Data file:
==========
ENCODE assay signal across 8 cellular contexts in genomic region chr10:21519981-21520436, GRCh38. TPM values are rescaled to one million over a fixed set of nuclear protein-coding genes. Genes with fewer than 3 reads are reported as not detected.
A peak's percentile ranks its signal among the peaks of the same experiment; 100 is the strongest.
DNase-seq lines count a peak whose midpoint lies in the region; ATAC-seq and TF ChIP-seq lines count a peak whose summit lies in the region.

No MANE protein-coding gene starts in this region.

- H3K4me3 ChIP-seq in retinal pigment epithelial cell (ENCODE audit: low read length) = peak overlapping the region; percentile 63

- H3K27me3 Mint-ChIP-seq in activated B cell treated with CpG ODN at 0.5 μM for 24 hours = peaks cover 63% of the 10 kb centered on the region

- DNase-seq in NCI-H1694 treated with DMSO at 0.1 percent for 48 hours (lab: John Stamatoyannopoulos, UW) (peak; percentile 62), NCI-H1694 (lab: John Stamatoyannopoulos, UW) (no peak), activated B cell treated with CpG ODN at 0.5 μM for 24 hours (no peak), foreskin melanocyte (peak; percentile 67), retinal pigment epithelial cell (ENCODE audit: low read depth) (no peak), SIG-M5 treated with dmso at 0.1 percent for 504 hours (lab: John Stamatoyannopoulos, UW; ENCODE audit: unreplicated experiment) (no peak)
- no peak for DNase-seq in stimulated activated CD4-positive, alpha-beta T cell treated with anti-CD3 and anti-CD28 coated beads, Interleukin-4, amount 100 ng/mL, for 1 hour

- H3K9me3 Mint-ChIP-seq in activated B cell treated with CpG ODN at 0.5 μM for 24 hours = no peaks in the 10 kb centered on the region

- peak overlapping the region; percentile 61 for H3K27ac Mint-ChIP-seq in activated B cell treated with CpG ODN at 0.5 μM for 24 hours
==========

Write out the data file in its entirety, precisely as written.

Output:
ENCODE assay signal across 8 cellular contexts in genomic region chr10:21519981-21520436, GRCh38. TPM values are rescaled to one million over a fixed set of nuclear protein-coding genes. Genes with fewer than 3 reads are reported as not detected.
A peak's percentile ranks its signal among the peaks of the same experiment; 100 is the strongest.
DNase-seq lines count a peak whose midpoint lies in the region; ATAC-seq and TF ChIP-seq lines count a peak whose summit lies in the region.

No MANE protein-coding gene starts in this region.

- H3K4me3 ChIP-seq in retinal pigment epithelial cell (ENCODE audit: low read length) = peak overlapping the region; percentile 63

- H3K27me3 Mint-ChIP-seq in activated B cell treated with CpG ODN at 0.5 μM for 24 hours = peaks cover 63% of the 10 kb centered on the region

- DNase-seq in NCI-H1694 treated with DMSO at 0.1 percent for 48 hours (lab: John Stamatoyannopoulos, UW) (peak; percentile 62), NCI-H1694 (lab: John Stamatoyannopoulos, UW) (no peak), activated B cell treated with CpG ODN at 0.5 μM for 24 hours (no peak), foreskin melanocyte (peak; percentile 67), retinal pigment epithelial cell (ENCODE audit: low read depth) (no peak), SIG-M5 treated with dmso at 0.1 percent for 504 hours (lab: John Stamatoyannopoulos, UW; ENCODE audit: unreplicated experiment) (no peak)
- no peak for DNase-seq in stimulated activated CD4-positive, alpha-beta T cell treated with anti-CD3 and anti-CD28 coated beads, Interleukin-4, amount 100 ng/mL, for 1 hour

- H3K9me3 Mint-ChIP-seq in activated B cell treated with CpG ODN at 0.5 μM for 24 hours = no peaks in the 10 kb centered on the region

- peak overlapping the region; percentile 61 for H3K27ac Mint-ChIP-seq in activated B cell treated with CpG ODN at 0.5 μM for 24 hours